The flathead catfish (Pylodictis olivaris) goes by several names, including the “mudcat” and “shovelhead cat”. You can find this large species of catfish throughout much of North America. Despite its somewhat unappetizing appearance, sport anglers prize flathead catfish for their size and taste. In fact, many people argue that it’s the best-tasting fish in the catfish family.
Many anglers in Indiana strive to catch flathead catfish with rods, limb lines, or bare hands. This begs the question, “What’s the largest flathead catfish ever caught in the state?” Keep reading to discover the largest flathead catfish ever caught in Indiana. We’ll also discuss where you can find flathead catfish and how to catch them.
5 Amazing Flathead Catfish Facts
- Flathead catfish are notoriously solitary, which makes them practically impossible to breed in captivity.
- Unlike some other catfish, flathead catfish will only feed on live prey.
- Flathead catfish require a specific water temperature in order to spawn, typically between 19 and 24 degrees Celsius.
- Male flathead catfish will guard the nest with their eggs and keep them clean and aerated until the eggs hatch.
- Introduced flathead catfish populations have reduced native fish populations in numerous waterways, leading many people to label the flathead catfish as an invasive species.
About The Flathead Catfish
The flathead catfish belongs to the North American catfish family Ictaluridae in the catfish order Siluriformes. The family name derives from the Ancient Greek words ἰχθύς (ikhthús), meaning “fish,” and αἴλουρος (aílouros), meaning “cat.” To date, the flathead catfish is the sole species in the genus Pylodictis. The genus name stems from the Ancient Greek words for “mud” (pylos) and “cat.” Its common name refers to its characteristic flat head, which appears much flatter compared to other catfish species. Meanwhile, the flathead catfish goes by various other common names depending on the region. Some of its other names include the mud cat, yellow cat, pied cat, Mississippi cat, Johnnie Cat, and shovelhead cat.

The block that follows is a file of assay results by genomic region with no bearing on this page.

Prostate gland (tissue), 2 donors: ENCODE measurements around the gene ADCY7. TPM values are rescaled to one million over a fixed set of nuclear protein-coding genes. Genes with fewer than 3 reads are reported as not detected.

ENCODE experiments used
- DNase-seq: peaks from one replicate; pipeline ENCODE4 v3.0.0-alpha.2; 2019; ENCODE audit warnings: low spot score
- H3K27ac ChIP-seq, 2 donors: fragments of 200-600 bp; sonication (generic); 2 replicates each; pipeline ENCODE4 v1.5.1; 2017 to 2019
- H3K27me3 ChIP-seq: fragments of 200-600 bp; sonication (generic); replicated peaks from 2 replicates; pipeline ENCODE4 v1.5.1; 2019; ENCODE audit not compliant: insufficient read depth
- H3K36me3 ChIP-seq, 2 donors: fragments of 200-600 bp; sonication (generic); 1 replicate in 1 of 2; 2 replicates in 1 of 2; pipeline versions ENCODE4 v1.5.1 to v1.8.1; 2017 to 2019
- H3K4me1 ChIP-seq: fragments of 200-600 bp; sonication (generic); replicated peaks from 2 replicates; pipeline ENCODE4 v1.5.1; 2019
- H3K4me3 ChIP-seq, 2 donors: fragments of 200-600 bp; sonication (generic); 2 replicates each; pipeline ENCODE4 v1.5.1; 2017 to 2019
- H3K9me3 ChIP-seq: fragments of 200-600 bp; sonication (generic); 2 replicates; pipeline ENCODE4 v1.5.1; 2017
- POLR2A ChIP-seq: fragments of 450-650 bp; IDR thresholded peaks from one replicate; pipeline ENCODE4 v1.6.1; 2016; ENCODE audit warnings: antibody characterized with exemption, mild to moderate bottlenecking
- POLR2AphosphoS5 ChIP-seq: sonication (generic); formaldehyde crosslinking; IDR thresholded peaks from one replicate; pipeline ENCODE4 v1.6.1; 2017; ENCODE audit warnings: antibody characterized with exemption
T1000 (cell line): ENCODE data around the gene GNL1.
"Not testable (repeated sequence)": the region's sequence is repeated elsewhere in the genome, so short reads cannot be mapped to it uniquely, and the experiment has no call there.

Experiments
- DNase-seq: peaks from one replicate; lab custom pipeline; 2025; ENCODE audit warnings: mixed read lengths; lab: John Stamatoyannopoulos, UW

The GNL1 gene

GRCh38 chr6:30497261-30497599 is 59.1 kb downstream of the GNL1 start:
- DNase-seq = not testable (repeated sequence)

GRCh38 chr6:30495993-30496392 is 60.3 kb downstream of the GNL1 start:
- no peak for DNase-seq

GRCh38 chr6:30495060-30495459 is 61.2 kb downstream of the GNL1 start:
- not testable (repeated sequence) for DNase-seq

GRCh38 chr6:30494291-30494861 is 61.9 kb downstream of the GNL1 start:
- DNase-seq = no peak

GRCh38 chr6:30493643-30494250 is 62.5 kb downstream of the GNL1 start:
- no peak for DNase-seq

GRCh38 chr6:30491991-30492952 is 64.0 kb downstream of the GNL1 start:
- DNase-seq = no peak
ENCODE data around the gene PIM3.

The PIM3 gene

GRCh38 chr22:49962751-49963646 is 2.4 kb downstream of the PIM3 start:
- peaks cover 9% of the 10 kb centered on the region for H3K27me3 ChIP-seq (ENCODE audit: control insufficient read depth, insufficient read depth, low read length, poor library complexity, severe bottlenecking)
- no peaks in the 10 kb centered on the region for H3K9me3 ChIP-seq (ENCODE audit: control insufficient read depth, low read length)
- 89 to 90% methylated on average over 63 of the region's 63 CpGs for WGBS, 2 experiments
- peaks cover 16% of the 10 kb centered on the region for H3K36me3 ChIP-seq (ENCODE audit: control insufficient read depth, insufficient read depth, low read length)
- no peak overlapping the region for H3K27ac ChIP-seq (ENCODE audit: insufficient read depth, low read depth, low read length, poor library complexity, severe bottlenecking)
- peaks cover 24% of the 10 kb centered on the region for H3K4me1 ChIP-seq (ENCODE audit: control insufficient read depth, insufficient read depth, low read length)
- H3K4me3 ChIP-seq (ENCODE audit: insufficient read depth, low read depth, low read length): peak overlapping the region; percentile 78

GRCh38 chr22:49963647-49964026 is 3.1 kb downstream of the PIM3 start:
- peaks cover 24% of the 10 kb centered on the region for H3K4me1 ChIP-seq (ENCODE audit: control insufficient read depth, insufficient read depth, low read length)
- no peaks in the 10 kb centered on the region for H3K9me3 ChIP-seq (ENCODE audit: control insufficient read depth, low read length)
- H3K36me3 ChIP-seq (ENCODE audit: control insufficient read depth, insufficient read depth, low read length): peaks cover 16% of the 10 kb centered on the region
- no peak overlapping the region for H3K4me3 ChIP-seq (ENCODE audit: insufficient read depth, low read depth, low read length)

Flathead Catfish Distribution And Habitat
Historically, you could find flathead catfish west of the Appalachian Mountains and throughout much of the central United States. In the south, their range extended from west Texas and northern Mexico to northwestern Georgia. In their north, they ranged from eastern Wisconsin to western Pennsylvania. However, over the past several decades, sport fishers have purposefully introduced flathead catfish into several waterways. You can now also find them throughout most of the Great Lakes Region, the central United States, the American Southwest, and east of the Appalachians.
Flathead catfish thrive in streams, rivers, lakes, and reservoirs. That said, they prefer slow-moving water with plenty of submerged debris, such as logs, that they can use as cover. While they can occur over sandy substrates, they prefer waterways with rocky or hard bottoms. They tend to live in shallow water at night and during the summer and move to deeper water during the day or winter. Flathead catfish occur most frequently in turbid rather than clear water.
Flathead Catfish Predators And Prey
Adult flathead catfish have essentially no predators in the wild due to their size. The only animals that prey on flathead catfish are other catfish or humans. However, large wading birds such as herons and other birds of prey may target juvenile flathead catfish.
Flathead catfish consume only live prey and eat a varied diet. These opportunistic predators will eat practically anything that moves that they can fit in their mouths. Their diet includes insects, fish, worms, and crustaceans. Some species they target include American shad, crayfish, sunfish, and carp. As juveniles, flathead catfish mostly feed on insects and insect larvae. As the juveniles grow, their diet expands to include the prey mentioned above.
Average Flathead Catfish Size
Flathead catfish vary in size depending on the region and the environment. They reach maturity at around 4 or 5 years old, at which point they measure around 18 inches. However, they can live up to 28 years in the wild. Compared to other North American catfish, only the blue catfish measures larger on average than the flathead catfish. Generally speaking, adult specimens average between 15 and 45 inches long and weigh from 1.5 to 41 pounds.